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Tuesday, 11 June 2013

Angolan journalist faces criminal libel charges

Rafael Marques had exposed human rights abuses in country’s diamond mining industry 

By: Sasu Siegelbaum, IPI Contributor

The President of the Israel Diamond Exchange Shmuel Schnitzer looks at an eleven karat South African diamond in Tel Aviv June 15, 2000. Reuters NB/ME.

The International Press Institute (IPI) today denounced criminal defamation proceedings brought by Angola’s attorney general against Angolan journalist and activist Rafael Marques on June 6. IPI calls on Angolan authorities to drop all charges against Marques and to ensure that journalists are not targeted for publishing information of public importance.

In 2011 Marques published a book, Blood Diamonds: Corruption and torture in Angola, which documented human rights abuses in Angola’s lucrative diamond mining industry. He subsequently filed a criminal complaint against top Angolan generals over their alleged knowledge and complicity in these abuses.

The generals responded by filing an unsuccessful libel case against Marques in Portugal, and then initiating criminal defamation proceedings against him in Angola. The plaintiffs are civilian business partners of Angolan generals, the alleged perpetrators of the crimes as outlined in the book.

“Rafael Marques’s work on the diamond mining industry goes to the heart of what courageous investigative journalism is all about,” IPI Deputy Director Anthony Mills said. “These charges appear to be nothing more than an effort to silence the inconvenient conclusions of Marques’s book, and demonstrate exactly why IPI works to abolish criminal defamation laws across the world.  We call upon Angolan authorities to drop their case against Marques immediately.”

Angola is among the world’s largest producers of diamonds and, according to Marques, the country’s mining industry is plagued by murders, beatings, arbitrary detentions, forced displacement of civilian settlements, and intimidation of inhabitants, especially in the Lundas region. As a result of his investigation, Marques called on foreign countries to boycott Angola’s diamonds.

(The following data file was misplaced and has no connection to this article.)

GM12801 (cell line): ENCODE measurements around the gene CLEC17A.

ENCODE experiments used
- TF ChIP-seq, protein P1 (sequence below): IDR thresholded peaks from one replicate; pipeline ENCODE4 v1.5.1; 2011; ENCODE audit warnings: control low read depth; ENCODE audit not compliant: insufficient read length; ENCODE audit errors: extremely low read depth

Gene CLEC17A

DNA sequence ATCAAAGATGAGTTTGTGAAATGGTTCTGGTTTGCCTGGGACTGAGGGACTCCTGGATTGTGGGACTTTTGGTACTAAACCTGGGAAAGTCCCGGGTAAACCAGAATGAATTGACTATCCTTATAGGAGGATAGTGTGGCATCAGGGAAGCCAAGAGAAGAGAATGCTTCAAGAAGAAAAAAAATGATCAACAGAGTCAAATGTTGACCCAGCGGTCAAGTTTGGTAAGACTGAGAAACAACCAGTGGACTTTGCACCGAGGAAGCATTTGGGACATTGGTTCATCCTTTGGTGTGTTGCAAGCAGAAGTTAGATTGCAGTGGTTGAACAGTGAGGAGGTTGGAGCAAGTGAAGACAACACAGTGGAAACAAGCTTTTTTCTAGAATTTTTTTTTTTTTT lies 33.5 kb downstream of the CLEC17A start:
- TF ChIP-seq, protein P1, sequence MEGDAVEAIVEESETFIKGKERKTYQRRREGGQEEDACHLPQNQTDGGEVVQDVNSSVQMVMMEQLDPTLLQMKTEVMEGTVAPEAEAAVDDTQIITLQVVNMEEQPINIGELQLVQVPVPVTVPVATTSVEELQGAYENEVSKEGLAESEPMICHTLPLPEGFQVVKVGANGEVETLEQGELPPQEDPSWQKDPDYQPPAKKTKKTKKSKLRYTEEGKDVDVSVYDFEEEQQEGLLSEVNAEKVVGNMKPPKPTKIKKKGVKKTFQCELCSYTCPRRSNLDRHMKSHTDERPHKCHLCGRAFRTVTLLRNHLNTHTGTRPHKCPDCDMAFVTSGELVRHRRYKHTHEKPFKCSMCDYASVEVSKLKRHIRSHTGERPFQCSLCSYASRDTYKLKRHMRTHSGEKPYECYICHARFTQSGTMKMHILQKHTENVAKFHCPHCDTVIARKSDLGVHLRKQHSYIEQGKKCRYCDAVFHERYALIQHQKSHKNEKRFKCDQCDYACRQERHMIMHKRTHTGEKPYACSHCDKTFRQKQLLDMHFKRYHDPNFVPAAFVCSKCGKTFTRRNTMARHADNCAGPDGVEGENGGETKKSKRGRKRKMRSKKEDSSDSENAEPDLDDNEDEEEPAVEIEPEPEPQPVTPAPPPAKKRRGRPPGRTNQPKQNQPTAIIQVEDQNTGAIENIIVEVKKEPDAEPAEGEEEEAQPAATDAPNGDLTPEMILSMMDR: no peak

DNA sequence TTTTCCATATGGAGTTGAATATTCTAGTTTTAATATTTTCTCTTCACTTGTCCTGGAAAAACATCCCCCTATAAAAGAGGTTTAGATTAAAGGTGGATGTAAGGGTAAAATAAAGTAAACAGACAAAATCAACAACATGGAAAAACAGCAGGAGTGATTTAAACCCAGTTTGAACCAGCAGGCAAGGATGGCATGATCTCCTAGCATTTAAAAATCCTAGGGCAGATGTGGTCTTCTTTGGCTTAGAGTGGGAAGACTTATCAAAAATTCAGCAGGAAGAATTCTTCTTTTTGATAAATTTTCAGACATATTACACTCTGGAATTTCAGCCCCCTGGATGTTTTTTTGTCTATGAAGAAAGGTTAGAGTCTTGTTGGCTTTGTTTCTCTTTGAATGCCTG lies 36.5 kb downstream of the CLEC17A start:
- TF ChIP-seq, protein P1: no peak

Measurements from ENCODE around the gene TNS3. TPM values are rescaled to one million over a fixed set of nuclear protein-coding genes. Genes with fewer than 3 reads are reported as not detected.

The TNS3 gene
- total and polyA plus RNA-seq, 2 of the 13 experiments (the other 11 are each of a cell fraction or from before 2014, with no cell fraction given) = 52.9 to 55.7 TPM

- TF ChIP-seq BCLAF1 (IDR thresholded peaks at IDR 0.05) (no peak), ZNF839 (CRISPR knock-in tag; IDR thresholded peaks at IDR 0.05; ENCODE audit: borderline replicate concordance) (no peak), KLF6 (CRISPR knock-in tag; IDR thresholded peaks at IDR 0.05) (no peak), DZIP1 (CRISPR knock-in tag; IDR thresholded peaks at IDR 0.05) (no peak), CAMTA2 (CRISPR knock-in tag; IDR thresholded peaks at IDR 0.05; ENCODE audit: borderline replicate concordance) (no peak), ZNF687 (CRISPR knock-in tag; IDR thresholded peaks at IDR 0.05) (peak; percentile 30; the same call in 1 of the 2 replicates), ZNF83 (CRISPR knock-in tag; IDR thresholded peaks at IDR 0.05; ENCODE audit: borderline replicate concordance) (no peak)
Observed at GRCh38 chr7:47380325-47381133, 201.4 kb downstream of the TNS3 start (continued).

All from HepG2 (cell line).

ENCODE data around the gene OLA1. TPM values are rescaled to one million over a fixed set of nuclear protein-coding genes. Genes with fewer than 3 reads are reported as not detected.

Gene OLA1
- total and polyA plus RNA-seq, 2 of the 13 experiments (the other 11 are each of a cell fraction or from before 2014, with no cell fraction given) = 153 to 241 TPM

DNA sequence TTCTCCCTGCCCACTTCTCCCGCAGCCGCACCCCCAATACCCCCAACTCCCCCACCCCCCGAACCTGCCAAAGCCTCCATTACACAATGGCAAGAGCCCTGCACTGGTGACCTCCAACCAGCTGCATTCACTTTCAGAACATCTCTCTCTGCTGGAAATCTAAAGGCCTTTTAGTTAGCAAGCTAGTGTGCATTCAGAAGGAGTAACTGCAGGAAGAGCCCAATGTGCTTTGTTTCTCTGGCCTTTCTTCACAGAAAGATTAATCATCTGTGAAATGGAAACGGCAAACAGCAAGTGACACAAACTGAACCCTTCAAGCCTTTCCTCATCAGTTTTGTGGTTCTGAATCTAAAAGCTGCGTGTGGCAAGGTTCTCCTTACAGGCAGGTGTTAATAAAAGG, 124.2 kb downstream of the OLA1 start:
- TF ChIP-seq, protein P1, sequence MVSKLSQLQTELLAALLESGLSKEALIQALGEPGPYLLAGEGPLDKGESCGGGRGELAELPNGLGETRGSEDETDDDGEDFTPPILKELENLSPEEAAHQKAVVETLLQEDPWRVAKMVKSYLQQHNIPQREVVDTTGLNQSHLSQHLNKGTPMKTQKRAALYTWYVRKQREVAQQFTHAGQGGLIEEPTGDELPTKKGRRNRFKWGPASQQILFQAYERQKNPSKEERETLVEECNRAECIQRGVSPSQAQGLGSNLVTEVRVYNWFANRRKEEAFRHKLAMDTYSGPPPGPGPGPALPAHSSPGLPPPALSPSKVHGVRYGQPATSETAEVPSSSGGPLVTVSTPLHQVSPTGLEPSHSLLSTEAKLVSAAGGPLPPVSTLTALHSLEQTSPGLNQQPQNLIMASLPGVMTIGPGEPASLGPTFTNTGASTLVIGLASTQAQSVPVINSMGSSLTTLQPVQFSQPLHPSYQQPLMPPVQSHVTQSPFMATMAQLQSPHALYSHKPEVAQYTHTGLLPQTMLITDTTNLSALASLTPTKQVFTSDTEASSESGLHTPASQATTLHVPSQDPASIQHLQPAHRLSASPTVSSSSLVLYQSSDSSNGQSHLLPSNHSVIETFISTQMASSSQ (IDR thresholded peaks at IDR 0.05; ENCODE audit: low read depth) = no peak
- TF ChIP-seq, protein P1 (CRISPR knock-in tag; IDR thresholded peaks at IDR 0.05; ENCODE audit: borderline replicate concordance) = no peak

Marques won the Civil Courage Prize in 2006, which is awarded to activists who endanger themselves in the interest of human rights. He has previously been targeted by Angolan authorities for his journalism. In 2002 Marques was convicted of defaming the President of Angola, a decision that the United Nations Human Rights Committee (UNHRC) found violated the right to free speech. In its conclusions, the UNHRC also asked Angola to ensure that such prosecutions did not occur again.

The Media Legal Defence Initiative (MLDI) has announced it will assist Marques with his legal proceedings. MLDI, along with 15 press freedom and human rights groups, has also written to Angola's Attorney General, João Maria de Sousa, urging him to drop the defamation charges and investigate the allegations in Marques’ book, and reminding him of the UNHRC’s 2005 ruling that the Angolan State pay damages to Marques in connection with his unlawful detention and conviction for defaming President José Eduardo dos Santos. Thus far, the Angolan government has refused pay damages to the journalist.

 
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